Posts Tagged ‘Republicans’


Posted in General on March 21st, 2012 by Eugene Finerman – 1 Comment

Romney Wins Illinois Primary

Coasting to victory on the slogan “Nauseating but Sane”, Willard “Mitt” Romney expressed his appreciation of Illinois’ culture.  “There’s the freedom, and pioneer courage, and the American spirit in a deep dish pizza.”    His campaign then paid everyone in the audience one hundred dollars to pretend that they hadn’t heard that.  The gesture was praised by Fox News as Romney’s plan to revive the economy.

The rising price of gasoline was an issue during the primary.  (In a completely unrelated story, Koch Industries is donating another $500 million dollars to the G.O.P. this year.)  Romney, Rick Santorum and Newt Gingrich each offered his idea of an energy policy.  Romney’s plan reflected his own entrepreneurial achievements.  “Each day, I personally ooze four barrels of oil.  Even if I use half of that on my hair, that still leaves two barrels for America.  I urge my fellow citizens to follow my example and start oozing our way to energy independence.”

Santorum’s proposal reflected his traditional values.  “We should burn heretics.  Use them instead of street lamps and headlights.  And they are biodegradable.”

Gingrich’s plan was as expansive and visionary as the man himself.  “We have all these alien technologies in Area 51. Whatever engines the Romulans are using in their warships, we should adapt to our spacecraft and cars.  If lithium is supposed to work on me, why not in our impulse hyperdrives and fusion ion thrusters?  What we don’t have yet, we can get by waterboarding  the Ferengi.”

It was rumored that Governor Romney had a rational response to the Santorum and Gingrich plans, but his campaign suppressed it for fear of offending the Conservative base. 



Happy Birthday to My Favorite Republican

Posted in General, On This Day on February 12th, 2008 by Eugene Finerman – Be the first to comment

Yes, I am referring to Abraham Lincoln. In case you were wondering, my other favorite Republicans are Teddy Roosevelt, Jimmy Stewart and Adolphe Menjou. True, it is not a long list. I could include three personal friends, but these days–out of embarrassment–they claim to be Libertarians. And yes, I do like John Wayne, but I never can forgive him for being a draft dodger. Neither could an naval veteran named John Ford, who used to ridicule Wayne about “being a sissy”; in fact, he once even made John Wayne cry.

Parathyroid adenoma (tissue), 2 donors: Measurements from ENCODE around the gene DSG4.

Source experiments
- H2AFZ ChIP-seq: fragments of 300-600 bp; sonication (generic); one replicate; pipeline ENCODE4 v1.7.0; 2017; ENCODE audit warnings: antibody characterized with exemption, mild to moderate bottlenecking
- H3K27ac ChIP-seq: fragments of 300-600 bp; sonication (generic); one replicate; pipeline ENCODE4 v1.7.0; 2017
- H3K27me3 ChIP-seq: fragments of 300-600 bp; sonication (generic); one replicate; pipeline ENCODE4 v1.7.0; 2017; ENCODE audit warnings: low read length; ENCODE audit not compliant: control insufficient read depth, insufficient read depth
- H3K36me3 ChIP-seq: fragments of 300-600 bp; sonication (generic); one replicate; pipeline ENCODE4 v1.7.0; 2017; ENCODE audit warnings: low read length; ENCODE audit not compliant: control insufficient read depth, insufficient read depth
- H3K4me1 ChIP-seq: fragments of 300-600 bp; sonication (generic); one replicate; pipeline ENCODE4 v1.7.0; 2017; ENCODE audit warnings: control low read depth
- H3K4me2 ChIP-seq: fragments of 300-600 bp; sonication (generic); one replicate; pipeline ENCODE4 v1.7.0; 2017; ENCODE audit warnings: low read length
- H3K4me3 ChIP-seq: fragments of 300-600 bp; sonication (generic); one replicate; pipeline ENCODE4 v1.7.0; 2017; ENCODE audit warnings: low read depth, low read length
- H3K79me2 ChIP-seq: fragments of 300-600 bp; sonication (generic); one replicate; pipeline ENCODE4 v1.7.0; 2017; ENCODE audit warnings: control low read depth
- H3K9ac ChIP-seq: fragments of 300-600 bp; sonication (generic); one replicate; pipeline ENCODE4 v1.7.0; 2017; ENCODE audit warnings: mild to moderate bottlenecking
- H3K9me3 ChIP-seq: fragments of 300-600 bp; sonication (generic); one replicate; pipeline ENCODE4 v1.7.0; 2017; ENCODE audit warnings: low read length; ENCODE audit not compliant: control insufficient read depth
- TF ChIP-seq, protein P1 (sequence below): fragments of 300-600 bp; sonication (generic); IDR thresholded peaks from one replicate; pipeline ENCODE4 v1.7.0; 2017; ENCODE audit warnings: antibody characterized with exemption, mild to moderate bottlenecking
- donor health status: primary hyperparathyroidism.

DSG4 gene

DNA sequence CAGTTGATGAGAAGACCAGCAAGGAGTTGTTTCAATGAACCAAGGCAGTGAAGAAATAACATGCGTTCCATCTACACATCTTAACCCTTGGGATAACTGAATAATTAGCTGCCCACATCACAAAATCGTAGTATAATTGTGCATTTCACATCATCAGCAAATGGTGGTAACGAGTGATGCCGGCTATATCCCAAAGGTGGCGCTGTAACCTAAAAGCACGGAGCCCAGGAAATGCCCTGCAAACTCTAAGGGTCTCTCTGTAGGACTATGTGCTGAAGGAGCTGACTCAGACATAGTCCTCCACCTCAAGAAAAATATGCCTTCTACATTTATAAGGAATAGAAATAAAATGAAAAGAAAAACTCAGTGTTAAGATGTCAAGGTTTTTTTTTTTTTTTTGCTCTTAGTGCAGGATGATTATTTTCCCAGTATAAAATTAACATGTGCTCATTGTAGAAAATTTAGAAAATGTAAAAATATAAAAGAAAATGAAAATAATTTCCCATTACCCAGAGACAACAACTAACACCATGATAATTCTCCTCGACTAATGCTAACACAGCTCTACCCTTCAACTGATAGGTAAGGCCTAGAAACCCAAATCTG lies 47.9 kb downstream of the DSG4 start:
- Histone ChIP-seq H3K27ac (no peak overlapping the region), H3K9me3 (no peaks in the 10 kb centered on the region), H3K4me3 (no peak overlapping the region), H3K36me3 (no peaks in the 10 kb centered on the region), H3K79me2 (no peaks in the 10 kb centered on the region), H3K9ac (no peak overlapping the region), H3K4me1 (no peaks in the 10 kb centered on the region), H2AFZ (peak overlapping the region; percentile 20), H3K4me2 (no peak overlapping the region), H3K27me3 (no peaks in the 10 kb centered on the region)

Of course, modern Republicans would not want to be associated with a pair of liberals like Lincoln and Teddy R. It is surprising that their heads are still on Mount Rushmore. (You can imagine Halliburton getting a no-bid contract for that project.) But, oh the irony, the Republicans were once the liberals of American politics. Granted that liberalism was confined to one issue, but it was the biggest issue of the day. The Republicans were opposed to slavery. Some advocated its outright abolition; however, most Republicans had the temperate approach that we expect from liberals. They just opposed the expansion of slavery into new states. You’d think that would be a moderate, unoffensive compromise. Iowa, Nebraska and the Dakotas really are not ideal for cotton. But the South would not recognize even economic practicality as a limit to their cherished “institution”. If the South was not free to have slaves (freedom is a relative concept), then the South would leave the Union. Of course, it was constricting itself to the same geographic confinement proposed by its Republican enemies, but the South’s gray matter evidently was limited to uniforms.

Once the Civil War was won and slavery was abolished (replaced by mere serfdom), the Republicans had lost their reason for being. However, they so enjoyed power that decided to improvise a new platform. The now defunct Whig party had an incestuous affection for business, although its war hero candidates usually could camouflage the financial self-interests. That philosophy and strategy suited the intellectually-bereft Republicans. And they happened to have a new generation of war heroes, starting with Ulysses Grant himself, to front for the robber barons and their pet politicians.

Aside from Teddy Roosevelt, an aristocrat who took his noblesse oblige quite seriously, the Republican Party is essentially the same kleptocratic, stagnant-quo of the Grant adminstration. It is occasionally stirred by a social awareness but always confuses self-righteousness with morality. That is how we get Prohibition, McCarthyism and the Patriot Act.

I imagine that Abraham Lincoln would have been on Richard Nixon’s and Dick Cheney’s enemies list. And he would have been flattered.

P.S. Adolphe Menjou was a wonderful actor. Consider his fascinating performance as the diabolical general in “Paths of Glory.” Menjou was so suave and knowing, and he could convey all his cynicism with just an arched eyebrow. It was a remarkable feat of acting.